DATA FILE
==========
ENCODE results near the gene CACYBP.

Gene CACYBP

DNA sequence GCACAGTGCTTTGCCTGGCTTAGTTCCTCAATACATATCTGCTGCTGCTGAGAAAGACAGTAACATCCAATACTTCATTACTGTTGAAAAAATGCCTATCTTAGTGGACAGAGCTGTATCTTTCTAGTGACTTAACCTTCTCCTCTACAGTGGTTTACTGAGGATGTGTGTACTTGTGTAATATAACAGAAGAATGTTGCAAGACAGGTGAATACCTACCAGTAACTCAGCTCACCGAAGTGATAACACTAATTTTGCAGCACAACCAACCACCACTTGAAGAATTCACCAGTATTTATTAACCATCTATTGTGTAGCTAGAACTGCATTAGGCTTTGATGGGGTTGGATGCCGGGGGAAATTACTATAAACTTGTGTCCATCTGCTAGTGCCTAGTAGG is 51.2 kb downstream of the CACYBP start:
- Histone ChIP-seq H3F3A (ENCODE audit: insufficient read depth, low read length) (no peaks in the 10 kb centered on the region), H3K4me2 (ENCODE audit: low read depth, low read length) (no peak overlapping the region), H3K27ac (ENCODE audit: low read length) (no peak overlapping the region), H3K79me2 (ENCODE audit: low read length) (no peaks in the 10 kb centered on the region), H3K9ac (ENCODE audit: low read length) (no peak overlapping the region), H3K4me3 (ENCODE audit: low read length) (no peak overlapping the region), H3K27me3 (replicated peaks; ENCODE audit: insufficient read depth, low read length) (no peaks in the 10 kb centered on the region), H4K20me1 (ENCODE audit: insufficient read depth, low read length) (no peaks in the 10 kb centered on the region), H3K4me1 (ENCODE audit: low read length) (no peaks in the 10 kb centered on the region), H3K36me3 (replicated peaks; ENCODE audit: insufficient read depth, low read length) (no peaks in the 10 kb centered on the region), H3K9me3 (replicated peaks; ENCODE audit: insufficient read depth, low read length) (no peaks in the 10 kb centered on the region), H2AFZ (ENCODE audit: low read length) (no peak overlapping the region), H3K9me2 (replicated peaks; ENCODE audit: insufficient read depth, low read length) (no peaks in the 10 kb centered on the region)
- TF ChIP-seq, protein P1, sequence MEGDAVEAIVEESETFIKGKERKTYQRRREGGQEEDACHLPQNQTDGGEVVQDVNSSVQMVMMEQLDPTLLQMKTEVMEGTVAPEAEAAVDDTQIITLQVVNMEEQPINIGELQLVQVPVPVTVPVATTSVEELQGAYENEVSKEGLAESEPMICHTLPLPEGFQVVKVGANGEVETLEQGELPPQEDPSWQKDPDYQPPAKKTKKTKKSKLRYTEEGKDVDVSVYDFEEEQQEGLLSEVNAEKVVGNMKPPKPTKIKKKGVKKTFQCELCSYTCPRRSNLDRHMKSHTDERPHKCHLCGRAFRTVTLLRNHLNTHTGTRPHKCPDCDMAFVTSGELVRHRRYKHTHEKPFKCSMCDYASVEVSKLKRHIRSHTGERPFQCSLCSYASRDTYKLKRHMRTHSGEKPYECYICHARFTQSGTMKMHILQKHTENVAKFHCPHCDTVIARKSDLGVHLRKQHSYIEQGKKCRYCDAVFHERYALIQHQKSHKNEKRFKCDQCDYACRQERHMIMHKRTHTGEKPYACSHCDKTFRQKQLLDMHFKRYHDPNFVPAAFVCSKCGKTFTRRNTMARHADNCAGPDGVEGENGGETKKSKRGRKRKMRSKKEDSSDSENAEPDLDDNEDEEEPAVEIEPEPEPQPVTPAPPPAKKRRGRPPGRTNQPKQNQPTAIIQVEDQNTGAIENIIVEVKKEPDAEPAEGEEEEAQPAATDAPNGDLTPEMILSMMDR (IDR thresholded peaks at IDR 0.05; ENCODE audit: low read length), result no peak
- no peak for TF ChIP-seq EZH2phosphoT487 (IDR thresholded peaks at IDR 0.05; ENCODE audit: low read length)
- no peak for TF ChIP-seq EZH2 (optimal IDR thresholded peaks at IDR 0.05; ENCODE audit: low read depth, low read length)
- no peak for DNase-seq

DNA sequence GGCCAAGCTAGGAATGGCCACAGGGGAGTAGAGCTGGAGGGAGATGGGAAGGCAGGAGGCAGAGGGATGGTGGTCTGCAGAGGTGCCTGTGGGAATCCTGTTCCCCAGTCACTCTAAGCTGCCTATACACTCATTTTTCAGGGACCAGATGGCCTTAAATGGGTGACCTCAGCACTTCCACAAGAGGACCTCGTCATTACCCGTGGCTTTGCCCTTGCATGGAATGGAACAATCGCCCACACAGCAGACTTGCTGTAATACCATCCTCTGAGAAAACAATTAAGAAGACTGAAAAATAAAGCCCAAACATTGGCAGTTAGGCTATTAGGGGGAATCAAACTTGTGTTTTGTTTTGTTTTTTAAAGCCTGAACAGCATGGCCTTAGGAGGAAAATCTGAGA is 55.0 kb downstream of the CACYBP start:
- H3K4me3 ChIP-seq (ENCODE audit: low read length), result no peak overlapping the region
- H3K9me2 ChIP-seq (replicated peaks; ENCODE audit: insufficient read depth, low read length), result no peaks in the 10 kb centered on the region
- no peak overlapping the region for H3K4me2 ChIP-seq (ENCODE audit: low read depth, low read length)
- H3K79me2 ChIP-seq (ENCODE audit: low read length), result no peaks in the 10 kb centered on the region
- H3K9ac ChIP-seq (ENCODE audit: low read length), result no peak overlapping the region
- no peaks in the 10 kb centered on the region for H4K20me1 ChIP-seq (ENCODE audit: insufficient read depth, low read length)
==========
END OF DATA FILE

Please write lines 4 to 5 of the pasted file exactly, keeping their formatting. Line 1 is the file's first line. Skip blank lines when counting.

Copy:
- Histone ChIP-seq H3F3A (ENCODE audit: insufficient read depth, low read length) (no peaks in the 10 kb centered on the region), H3K4me2 (ENCODE audit: low read depth, low read length) (no peak overlapping the region), H3K27ac (ENCODE audit: low read length) (no peak overlapping the region), H3K79me2 (ENCODE audit: low read length) (no peaks in the 10 kb centered on the region), H3K9ac (ENCODE audit: low read length) (no peak overlapping the region), H3K4me3 (ENCODE audit: low read length) (no peak overlapping the region), H3K27me3 (replicated peaks; ENCODE audit: insufficient read depth, low read length) (no peaks in the 10 kb centered on the region), H4K20me1 (ENCODE audit: insufficient read depth, low read length) (no peaks in the 10 kb centered on the region), H3K4me1 (ENCODE audit: low read length) (no peaks in the 10 kb centered on the region), H3K36me3 (replicated peaks; ENCODE audit: insufficient read depth, low read length) (no peaks in the 10 kb centered on the region), H3K9me3 (replicated peaks; ENCODE audit: insufficient read depth, low read length) (no peaks in the 10 kb centered on the region), H2AFZ (ENCODE audit: low read length) (no peak overlapping the region), H3K9me2 (replicated peaks; ENCODE audit: insufficient read depth, low read length) (no peaks in the 10 kb centered on the region)
- TF ChIP-seq, protein P1, sequence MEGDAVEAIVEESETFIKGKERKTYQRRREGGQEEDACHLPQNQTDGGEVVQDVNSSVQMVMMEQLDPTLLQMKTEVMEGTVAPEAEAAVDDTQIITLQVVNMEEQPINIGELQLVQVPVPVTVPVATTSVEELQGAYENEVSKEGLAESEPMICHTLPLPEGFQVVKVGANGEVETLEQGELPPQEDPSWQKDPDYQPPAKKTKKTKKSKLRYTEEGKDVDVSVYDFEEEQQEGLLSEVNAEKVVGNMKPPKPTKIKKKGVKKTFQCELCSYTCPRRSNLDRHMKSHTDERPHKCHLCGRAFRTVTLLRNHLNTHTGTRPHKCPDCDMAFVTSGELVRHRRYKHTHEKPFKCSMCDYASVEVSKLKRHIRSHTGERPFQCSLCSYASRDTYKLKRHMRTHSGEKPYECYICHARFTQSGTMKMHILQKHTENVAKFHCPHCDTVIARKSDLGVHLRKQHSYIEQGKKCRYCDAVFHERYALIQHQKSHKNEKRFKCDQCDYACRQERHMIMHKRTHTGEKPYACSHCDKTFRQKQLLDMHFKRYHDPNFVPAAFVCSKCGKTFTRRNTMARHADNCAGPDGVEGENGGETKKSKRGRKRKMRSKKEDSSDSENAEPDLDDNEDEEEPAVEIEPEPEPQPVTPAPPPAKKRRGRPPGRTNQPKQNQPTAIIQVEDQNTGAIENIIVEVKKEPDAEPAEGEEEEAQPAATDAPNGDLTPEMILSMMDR (IDR thresholded peaks at IDR 0.05; ENCODE audit: low read length), result no peak